In the meantime, the plaintiffs filed caveats to the will on March 9, 1994,6 contending that Minor lacked testamentary capacity to execute her will.7 On July 25, 1995, the executors and the plaintiffs resolved their objections to the will by agreeing to reform the will and terminate the litigation (hereinafter "settlement agreement"). The reform removed any references to a life estate or trust in Henry's favor, but provided for a specific bequest to the brother in the amount of $33,354.93 -- the amount he received from the executor of the will before his death. The settlement agreement also stated that Henry's death "prior to the funding of the trust established under the Will and prior to filing of the federal estate tax return for the Estate eliminated the need to establish a trust for his benefit." The reformation was done at the plaintiffs' request in the hope that doing so would entitle the estate to claim a charitable deduction that was not permitted under the will as originally drafted.8 The eight charities received equal bequests directly from the estate's assets for $101,778 each after the life estate to Henry was terminated. Except for the $1,000 specific bequests provided for in the original will, the plaintiffs received nothing other than a right to file administrative claims for a refund from a charitable deduction. Subject to reimbursing Minor's estate for any costs incurred in filing the amended returns, the plaintiffs were permitted to keep any refund that the Internal Revenue Service ("IRS") allowed.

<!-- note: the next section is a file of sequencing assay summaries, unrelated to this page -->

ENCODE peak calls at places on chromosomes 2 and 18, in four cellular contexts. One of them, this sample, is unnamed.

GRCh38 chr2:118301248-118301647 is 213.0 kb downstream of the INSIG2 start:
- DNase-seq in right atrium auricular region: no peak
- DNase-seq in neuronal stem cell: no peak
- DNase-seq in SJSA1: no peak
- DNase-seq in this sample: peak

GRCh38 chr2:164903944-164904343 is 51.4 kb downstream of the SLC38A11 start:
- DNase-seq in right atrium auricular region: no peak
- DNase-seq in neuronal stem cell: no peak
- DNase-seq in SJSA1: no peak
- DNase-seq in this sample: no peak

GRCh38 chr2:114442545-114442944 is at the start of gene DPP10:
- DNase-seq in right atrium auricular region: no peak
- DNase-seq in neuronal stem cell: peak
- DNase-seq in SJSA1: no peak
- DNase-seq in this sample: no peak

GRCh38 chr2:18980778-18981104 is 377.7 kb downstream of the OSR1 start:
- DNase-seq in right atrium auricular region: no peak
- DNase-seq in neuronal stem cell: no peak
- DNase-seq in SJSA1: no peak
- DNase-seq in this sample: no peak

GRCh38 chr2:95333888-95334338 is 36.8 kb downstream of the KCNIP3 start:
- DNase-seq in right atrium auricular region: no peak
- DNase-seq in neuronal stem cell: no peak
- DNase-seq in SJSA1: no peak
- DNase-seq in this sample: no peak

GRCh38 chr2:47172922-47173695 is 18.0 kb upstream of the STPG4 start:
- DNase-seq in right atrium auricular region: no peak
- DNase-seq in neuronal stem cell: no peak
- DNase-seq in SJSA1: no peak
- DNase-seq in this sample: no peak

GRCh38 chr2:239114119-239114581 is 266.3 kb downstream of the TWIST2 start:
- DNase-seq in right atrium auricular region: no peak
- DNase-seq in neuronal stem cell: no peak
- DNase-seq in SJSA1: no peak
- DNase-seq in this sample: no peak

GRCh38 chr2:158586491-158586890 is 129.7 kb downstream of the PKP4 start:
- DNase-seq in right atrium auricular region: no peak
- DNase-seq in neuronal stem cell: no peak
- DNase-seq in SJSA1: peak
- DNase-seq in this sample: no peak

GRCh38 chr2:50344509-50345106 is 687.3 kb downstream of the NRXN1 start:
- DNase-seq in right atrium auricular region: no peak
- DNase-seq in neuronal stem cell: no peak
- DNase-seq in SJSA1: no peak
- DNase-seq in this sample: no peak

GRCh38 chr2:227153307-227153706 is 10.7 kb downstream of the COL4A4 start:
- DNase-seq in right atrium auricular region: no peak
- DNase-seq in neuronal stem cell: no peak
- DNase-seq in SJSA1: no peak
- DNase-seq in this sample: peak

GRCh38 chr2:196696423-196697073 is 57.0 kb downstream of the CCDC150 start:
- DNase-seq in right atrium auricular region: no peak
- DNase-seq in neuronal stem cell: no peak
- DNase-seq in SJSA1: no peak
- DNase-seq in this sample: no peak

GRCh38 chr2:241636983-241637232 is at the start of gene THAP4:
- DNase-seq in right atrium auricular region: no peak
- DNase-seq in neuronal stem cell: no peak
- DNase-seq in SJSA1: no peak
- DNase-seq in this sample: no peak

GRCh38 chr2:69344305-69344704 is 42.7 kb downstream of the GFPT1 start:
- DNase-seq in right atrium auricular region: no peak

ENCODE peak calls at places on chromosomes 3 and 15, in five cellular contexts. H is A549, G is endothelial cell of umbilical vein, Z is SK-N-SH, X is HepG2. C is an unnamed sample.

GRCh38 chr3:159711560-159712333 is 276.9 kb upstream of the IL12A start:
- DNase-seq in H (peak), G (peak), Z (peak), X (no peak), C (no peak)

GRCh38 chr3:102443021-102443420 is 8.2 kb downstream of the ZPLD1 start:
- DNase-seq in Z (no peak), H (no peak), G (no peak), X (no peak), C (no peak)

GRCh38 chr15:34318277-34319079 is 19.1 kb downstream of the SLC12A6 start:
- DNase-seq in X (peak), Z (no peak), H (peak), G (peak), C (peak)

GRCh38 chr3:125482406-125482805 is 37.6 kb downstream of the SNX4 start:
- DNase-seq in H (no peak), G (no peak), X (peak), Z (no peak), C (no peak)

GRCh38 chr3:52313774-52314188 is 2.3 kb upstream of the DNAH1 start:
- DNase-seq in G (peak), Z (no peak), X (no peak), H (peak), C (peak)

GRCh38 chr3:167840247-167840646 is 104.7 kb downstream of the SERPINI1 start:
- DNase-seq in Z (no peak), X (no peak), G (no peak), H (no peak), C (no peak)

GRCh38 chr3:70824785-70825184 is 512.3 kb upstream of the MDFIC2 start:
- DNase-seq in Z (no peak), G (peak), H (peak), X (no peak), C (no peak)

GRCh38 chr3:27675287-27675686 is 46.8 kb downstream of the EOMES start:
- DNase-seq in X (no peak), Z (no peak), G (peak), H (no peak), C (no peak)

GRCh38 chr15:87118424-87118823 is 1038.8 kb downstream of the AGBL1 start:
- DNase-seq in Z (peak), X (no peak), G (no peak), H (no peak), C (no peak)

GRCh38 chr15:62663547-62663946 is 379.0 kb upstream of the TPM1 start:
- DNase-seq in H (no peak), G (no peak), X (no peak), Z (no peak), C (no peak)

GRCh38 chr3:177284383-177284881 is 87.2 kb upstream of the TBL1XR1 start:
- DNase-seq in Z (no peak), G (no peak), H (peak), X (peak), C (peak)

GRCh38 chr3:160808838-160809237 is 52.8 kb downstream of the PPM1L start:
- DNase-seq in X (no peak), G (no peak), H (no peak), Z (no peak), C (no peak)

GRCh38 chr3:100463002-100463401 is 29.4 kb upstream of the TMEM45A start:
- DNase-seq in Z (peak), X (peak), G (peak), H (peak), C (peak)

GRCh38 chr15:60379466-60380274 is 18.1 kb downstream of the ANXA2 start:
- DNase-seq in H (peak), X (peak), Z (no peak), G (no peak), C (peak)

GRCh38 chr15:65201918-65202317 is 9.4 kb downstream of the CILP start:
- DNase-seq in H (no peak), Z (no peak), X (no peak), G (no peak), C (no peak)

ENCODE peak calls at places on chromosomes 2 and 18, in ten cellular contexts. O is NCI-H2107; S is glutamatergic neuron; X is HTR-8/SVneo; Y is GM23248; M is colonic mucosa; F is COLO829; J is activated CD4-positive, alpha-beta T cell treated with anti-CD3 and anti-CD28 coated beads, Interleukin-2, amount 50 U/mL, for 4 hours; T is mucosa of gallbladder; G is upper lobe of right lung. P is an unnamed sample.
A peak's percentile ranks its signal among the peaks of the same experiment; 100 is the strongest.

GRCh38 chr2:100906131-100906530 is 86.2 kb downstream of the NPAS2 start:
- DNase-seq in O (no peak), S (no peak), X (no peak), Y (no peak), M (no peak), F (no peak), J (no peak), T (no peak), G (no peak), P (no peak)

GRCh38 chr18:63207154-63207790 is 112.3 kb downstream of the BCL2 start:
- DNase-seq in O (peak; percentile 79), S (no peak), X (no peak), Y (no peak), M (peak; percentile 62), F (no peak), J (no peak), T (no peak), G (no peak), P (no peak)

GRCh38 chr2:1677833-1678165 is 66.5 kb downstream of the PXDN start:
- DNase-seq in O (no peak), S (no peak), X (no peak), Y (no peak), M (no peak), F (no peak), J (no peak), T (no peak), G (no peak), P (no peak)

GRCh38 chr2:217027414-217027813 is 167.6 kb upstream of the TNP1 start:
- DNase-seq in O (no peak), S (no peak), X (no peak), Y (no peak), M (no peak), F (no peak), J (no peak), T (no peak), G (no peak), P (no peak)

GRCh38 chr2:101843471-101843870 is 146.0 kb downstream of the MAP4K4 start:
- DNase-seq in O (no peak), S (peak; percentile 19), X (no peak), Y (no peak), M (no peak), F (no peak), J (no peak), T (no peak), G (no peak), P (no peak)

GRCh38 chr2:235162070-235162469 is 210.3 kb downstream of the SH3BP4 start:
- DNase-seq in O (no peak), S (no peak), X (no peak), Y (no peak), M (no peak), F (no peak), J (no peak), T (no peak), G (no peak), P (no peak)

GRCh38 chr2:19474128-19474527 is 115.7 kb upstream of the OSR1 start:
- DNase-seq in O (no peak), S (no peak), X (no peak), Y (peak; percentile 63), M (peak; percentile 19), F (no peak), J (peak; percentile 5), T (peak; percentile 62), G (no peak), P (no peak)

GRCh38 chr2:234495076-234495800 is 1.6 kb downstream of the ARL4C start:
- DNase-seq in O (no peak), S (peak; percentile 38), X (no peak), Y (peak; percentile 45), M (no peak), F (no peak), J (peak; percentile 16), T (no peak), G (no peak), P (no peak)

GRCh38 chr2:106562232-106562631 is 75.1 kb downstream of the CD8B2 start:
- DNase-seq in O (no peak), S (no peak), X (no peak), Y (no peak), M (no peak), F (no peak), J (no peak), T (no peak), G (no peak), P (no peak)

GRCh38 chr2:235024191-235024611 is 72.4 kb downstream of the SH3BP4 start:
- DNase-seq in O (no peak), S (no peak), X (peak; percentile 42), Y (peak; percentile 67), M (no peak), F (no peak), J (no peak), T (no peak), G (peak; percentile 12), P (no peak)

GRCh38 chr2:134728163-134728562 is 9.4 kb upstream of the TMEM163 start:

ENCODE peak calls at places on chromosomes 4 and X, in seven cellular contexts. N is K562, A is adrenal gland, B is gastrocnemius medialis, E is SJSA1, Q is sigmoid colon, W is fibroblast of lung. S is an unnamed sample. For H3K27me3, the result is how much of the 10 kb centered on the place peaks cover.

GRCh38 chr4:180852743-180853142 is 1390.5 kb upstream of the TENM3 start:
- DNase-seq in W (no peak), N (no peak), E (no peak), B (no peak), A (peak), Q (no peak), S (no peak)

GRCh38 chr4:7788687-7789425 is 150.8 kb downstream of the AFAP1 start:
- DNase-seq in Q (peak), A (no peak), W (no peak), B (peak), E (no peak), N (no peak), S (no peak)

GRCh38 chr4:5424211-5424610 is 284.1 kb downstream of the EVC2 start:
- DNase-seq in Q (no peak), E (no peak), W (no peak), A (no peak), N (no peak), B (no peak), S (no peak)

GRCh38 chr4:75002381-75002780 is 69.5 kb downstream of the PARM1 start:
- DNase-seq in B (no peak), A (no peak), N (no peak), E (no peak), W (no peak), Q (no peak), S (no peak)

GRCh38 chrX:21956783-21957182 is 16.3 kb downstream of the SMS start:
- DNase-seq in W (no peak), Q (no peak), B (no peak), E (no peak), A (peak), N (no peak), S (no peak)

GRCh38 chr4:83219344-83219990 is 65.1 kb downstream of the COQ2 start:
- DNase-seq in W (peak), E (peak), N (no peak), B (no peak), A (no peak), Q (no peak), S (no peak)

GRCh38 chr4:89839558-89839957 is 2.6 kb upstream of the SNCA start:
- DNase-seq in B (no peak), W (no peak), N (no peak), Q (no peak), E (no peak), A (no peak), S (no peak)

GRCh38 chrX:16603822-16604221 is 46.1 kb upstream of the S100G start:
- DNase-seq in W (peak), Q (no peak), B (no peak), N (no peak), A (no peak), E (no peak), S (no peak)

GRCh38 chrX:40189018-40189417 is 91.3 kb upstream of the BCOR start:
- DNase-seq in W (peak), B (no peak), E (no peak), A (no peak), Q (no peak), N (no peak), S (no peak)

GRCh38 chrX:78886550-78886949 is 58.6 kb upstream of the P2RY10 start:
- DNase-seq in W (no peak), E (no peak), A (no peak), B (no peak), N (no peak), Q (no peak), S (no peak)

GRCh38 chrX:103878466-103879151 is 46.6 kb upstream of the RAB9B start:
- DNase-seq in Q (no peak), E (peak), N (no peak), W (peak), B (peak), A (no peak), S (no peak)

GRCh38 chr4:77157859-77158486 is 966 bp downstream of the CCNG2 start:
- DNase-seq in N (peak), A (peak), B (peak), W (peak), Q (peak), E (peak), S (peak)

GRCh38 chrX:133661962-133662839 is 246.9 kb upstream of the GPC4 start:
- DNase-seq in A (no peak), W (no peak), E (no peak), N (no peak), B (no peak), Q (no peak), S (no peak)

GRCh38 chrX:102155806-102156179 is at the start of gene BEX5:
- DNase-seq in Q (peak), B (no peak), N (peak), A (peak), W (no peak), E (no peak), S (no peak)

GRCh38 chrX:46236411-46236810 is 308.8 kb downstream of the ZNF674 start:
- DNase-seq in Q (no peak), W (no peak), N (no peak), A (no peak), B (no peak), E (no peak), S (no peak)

On March 12, 1996, on behalf of Minor's estate, the plaintiffs filed with the IRS an amended tax return to the January 5, 1995 tax return, claiming a charitable deduction in the amount of $814.221 and an overpayment of estate tax in the amount of $279,320.9 However, the IRS Tax Examiner denied the claims for the refund because Minor's will created a split-interest trust in violation of IRC section 2055(e)(2). The Examiner stated that nothing in the settlement agreement permitted the plaintiffs to file a refund suit if the IRS disallowed the claims for a refund. The Examiner also noted that even though Henry died before the first tax return was filed, his death did not terminate the split-interest trust because he invaded the trust for $33,354.93. The Examiner further found that the will contest and later settlement agreement was a mere "nuisance lawsuit" only brought to recover a refund from a charitable deduction. Thus, because neither Henry's death nor the settlement agreement validly modified the split-interest trust, the plaintiffs' claim for the refund was wholly denied by the IRS.